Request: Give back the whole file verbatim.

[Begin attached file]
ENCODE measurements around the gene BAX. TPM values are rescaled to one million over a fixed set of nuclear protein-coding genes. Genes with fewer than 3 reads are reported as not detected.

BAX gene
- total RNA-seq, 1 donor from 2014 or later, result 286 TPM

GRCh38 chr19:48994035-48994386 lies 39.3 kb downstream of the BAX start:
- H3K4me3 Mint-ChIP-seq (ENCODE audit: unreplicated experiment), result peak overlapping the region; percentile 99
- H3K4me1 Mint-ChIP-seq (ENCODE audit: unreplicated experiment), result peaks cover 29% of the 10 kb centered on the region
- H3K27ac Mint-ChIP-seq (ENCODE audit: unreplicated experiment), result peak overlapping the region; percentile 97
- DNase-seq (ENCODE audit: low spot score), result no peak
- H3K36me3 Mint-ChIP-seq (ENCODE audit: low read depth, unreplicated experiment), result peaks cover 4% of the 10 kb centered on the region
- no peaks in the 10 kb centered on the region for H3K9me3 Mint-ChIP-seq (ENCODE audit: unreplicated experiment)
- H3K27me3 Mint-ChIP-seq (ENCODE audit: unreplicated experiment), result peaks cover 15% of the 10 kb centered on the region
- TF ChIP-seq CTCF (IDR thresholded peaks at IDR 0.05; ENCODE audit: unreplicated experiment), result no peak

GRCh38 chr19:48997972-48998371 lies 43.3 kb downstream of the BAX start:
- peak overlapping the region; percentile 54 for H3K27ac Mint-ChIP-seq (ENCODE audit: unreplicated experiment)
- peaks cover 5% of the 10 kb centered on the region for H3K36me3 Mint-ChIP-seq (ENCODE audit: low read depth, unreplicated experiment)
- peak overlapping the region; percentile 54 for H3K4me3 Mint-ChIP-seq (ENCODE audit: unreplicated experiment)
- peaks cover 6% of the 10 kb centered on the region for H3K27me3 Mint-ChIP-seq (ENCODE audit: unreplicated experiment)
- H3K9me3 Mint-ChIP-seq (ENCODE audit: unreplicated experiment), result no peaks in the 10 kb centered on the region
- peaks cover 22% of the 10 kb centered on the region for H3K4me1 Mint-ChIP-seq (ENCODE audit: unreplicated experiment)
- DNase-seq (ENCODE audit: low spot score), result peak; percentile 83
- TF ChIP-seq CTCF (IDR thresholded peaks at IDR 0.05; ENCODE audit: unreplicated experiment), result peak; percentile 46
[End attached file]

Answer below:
ENCODE measurements around the gene BAX. TPM values are rescaled to one million over a fixed set of nuclear protein-coding genes. Genes with fewer than 3 reads are reported as not detected.

BAX gene
- total RNA-seq, 1 donor from 2014 or later, result 286 TPM

GRCh38 chr19:48994035-48994386 lies 39.3 kb downstream of the BAX start:
- H3K4me3 Mint-ChIP-seq (ENCODE audit: unreplicated experiment), result peak overlapping the region; percentile 99
- H3K4me1 Mint-ChIP-seq (ENCODE audit: unreplicated experiment), result peaks cover 29% of the 10 kb centered on the region
- H3K27ac Mint-ChIP-seq (ENCODE audit: unreplicated experiment), result peak overlapping the region; percentile 97
- DNase-seq (ENCODE audit: low spot score), result no peak
- H3K36me3 Mint-ChIP-seq (ENCODE audit: low read depth, unreplicated experiment), result peaks cover 4% of the 10 kb centered on the region
- no peaks in the 10 kb centered on the region for H3K9me3 Mint-ChIP-seq (ENCODE audit: unreplicated experiment)
- H3K27me3 Mint-ChIP-seq (ENCODE audit: unreplicated experiment), result peaks cover 15% of the 10 kb centered on the region
- TF ChIP-seq CTCF (IDR thresholded peaks at IDR 0.05; ENCODE audit: unreplicated experiment), result no peak

GRCh38 chr19:48997972-48998371 lies 43.3 kb downstream of the BAX start:
- peak overlapping the region; percentile 54 for H3K27ac Mint-ChIP-seq (ENCODE audit: unreplicated experiment)
- peaks cover 5% of the 10 kb centered on the region for H3K36me3 Mint-ChIP-seq (ENCODE audit: low read depth, unreplicated experiment)
- peak overlapping the region; percentile 54 for H3K4me3 Mint-ChIP-seq (ENCODE audit: unreplicated experiment)
- peaks cover 6% of the 10 kb centered on the region for H3K27me3 Mint-ChIP-seq (ENCODE audit: unreplicated experiment)
- H3K9me3 Mint-ChIP-seq (ENCODE audit: unreplicated experiment), result no peaks in the 10 kb centered on the region
- peaks cover 22% of the 10 kb centered on the region for H3K4me1 Mint-ChIP-seq (ENCODE audit: unreplicated experiment)
- DNase-seq (ENCODE audit: low spot score), result peak; percentile 83
- TF ChIP-seq CTCF (IDR thresholded peaks at IDR 0.05; ENCODE audit: unreplicated experiment), result peak; percentile 46